This week our nation is experiencing a strike by thousands of workers in the National Health Service plus Ministry of Defence civilian staff and civil servants. The inconvenience which will be costly to strikers and to those affected, is unlikely to achieve anything.
Their main gripe is being required to work beyond the age of 65, plus increased contributions and ultimately receiving poorer pensions. Sadly, realisation has yet to dawn with some, that the privilege of a longer life span has to be paid for. Striking will not alter the sums.
Like many children of my day, I left school at the age of 15 going straight into an apprenticeship. Theoretically, the idea was that one worked until 65, a total of 50 years, retiring on a mixture of state and private pension. I continued to work full time until 72, and now have reduced my hours and stepped aside from the stress. The interesting statistic is that nearly 20 per cent of my staff are over retirement age, and are pleased to be working. They enjoy the daily contact and challenge of work.
I accept that some jobs require some physical strain, and that industry has to have a rethink as to deployment of such workers. This is could be possible, it just requires careful planning. However, as a generalisation, working beyond 65, whilst being necessary to pay for pensions in later years, is still very beneficial. Health and fitness experts are continually harping on the virtues of physical exercise. In my view, it just as important to exercise the brain, which needs regular challenges such as those experienced at work.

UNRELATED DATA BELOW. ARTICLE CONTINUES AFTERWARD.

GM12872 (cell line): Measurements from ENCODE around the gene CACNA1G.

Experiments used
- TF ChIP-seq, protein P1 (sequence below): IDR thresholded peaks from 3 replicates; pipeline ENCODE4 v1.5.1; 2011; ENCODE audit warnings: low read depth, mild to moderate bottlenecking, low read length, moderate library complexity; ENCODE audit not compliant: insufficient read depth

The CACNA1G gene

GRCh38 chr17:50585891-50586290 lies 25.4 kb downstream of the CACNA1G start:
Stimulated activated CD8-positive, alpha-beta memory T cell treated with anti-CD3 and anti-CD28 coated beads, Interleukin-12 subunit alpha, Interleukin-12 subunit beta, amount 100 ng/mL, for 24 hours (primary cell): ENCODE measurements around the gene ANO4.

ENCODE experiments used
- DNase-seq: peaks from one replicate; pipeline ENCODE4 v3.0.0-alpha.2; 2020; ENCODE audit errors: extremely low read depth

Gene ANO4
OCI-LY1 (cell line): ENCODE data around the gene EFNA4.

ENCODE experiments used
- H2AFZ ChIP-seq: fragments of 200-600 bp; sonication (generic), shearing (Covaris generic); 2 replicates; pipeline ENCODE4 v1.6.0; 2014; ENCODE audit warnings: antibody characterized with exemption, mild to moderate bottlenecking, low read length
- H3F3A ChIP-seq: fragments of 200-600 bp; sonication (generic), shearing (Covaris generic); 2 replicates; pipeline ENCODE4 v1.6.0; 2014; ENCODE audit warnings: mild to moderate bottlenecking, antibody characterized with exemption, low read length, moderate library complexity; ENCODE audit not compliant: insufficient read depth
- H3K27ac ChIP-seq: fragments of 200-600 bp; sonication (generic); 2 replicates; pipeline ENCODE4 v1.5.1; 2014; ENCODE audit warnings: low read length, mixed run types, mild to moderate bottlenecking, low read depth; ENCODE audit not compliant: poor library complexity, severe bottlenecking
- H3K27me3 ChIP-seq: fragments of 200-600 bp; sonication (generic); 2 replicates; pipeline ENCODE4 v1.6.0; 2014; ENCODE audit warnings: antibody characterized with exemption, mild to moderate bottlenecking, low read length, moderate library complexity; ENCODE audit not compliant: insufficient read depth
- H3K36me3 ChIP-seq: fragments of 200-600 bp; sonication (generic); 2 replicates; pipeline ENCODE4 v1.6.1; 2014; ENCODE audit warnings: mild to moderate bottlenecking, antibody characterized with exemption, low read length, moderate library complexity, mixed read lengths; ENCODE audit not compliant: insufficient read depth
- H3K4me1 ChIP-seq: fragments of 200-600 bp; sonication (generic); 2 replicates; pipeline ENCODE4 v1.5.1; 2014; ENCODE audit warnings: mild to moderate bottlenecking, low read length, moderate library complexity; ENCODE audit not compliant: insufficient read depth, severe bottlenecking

Many of the strikers appear to think that they are entitled, as of right, to retire at 65. By implication, those striking today expect the rest of us to keep them in their old age by working even longer. This is not going to happen. With most youngsters now in full time education until the age of 18, the working life span is still only 50 years. If health improvement continues and life span extends, it will not be long before retirement at 70 will be the norm.
Most statisticians calculate that workers in the public sector earn about seven per cent more than those in private businesses. Therefore the strikers have very little to complain about, and should have a rethink before damaging this country still further.
* Russell Luckock is chairman of Birmingham pressings firm AE Harris